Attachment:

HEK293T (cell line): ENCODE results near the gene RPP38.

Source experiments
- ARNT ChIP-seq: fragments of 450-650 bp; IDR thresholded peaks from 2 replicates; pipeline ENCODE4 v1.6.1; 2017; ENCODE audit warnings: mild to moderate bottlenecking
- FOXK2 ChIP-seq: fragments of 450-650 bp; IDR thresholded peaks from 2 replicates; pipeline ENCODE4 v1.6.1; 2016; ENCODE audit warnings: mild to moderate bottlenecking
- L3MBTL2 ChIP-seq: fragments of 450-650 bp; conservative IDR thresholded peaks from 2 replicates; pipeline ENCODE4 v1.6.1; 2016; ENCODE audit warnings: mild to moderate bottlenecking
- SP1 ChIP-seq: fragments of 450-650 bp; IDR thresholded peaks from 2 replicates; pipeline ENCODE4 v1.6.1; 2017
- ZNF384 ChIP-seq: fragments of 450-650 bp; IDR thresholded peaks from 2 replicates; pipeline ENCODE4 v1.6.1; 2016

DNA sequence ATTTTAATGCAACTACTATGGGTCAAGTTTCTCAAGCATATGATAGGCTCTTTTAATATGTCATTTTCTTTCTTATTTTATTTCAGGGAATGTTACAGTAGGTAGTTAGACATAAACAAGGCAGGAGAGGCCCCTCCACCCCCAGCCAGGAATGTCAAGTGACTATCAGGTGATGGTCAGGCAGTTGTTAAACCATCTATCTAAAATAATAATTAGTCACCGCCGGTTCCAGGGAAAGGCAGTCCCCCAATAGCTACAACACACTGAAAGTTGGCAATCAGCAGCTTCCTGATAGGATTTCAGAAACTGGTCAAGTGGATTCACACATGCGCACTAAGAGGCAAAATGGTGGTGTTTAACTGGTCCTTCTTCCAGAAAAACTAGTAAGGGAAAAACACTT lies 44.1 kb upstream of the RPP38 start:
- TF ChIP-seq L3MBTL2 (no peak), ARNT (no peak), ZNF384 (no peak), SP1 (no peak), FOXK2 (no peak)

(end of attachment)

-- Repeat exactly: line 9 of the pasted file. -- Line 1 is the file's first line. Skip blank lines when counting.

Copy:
- TF ChIP-seq L3MBTL2 (no peak), ARNT (no peak), ZNF384 (no peak), SP1 (no peak), FOXK2 (no peak)